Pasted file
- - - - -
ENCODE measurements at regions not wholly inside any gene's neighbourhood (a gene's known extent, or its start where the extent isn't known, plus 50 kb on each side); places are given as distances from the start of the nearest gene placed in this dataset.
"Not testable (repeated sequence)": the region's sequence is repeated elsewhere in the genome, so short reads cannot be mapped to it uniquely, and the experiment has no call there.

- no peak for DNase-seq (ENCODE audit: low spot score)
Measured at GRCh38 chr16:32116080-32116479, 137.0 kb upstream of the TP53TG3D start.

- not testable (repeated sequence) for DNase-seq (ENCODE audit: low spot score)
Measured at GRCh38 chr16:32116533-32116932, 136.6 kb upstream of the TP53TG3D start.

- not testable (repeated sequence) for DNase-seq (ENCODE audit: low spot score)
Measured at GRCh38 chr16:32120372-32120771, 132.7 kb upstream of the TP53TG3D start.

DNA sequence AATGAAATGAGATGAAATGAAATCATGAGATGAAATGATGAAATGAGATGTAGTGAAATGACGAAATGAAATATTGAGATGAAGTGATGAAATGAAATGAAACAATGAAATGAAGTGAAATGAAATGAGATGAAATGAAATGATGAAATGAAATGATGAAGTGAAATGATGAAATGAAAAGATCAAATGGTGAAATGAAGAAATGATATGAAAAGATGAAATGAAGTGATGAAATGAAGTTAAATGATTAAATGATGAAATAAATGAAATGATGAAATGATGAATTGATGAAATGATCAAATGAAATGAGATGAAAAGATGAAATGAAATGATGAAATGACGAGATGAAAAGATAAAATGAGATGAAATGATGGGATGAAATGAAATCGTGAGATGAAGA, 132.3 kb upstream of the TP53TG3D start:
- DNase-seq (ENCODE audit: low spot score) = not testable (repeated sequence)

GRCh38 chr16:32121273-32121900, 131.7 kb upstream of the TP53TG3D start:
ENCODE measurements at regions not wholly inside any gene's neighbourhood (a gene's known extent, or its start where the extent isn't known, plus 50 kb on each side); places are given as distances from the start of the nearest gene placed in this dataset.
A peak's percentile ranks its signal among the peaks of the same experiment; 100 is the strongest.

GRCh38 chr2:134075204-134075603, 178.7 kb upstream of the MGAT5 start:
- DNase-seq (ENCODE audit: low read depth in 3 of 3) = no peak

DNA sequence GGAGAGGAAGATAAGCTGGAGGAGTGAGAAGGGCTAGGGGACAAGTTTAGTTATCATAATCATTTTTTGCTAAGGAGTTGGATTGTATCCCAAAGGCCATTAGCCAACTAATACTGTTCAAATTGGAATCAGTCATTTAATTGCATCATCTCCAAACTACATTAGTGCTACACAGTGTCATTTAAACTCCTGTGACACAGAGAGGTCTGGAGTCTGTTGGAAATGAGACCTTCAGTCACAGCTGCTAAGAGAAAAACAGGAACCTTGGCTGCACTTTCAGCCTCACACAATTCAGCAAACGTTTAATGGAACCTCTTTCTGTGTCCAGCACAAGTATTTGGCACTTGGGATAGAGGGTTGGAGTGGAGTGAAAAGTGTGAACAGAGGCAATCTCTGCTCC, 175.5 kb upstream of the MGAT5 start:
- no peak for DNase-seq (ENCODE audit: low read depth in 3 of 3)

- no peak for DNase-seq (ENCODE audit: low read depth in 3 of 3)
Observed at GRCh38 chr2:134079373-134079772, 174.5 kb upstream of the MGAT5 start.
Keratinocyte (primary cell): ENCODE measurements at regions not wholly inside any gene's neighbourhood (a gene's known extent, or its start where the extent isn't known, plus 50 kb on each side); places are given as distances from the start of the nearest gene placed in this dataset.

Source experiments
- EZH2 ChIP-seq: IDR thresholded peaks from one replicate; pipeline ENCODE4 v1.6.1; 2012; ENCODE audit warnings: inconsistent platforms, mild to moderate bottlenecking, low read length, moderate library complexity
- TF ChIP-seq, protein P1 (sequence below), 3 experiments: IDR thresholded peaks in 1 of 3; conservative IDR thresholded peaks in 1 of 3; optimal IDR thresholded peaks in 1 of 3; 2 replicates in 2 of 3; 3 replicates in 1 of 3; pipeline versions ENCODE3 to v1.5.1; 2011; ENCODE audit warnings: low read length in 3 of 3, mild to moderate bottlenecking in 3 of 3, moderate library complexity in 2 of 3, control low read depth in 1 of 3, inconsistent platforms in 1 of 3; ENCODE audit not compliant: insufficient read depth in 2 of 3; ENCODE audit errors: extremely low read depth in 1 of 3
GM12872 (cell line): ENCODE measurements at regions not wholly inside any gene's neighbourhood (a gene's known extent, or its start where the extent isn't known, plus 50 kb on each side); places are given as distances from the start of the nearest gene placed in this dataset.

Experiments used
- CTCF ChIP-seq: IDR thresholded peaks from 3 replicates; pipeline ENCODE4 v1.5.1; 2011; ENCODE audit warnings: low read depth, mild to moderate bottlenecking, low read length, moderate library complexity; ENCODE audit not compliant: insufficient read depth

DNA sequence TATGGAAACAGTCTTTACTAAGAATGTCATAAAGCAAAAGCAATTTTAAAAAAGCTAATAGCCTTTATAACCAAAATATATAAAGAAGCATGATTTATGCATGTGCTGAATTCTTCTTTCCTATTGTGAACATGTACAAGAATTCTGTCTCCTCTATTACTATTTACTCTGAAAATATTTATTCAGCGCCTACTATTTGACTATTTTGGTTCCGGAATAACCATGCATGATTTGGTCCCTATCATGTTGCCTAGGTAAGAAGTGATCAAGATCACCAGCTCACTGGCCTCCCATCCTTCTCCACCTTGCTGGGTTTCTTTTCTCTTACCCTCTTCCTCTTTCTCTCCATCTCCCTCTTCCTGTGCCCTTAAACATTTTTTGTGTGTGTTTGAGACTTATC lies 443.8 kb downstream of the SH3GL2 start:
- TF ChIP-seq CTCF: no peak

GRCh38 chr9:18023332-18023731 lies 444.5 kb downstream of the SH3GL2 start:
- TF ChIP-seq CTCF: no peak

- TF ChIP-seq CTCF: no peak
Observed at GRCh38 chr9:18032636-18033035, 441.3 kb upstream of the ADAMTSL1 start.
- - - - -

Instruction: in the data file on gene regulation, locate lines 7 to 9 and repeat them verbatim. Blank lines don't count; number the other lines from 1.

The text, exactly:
- not testable (repeated sequence) for DNase-seq (ENCODE audit: low spot score)
Measured at GRCh38 chr16:32120372-32120771, 132.7 kb upstream of the TP53TG3D start.

DNA sequence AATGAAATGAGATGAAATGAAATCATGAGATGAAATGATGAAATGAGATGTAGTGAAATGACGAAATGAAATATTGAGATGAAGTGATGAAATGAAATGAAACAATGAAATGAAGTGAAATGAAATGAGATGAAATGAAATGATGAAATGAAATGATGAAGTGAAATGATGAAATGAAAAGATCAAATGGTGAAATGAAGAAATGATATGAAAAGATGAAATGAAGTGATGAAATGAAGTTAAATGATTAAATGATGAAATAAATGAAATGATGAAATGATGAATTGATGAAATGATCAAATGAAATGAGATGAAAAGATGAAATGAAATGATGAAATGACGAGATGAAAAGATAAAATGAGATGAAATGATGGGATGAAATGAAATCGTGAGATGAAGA, 132.3 kb upstream of the TP53TG3D start: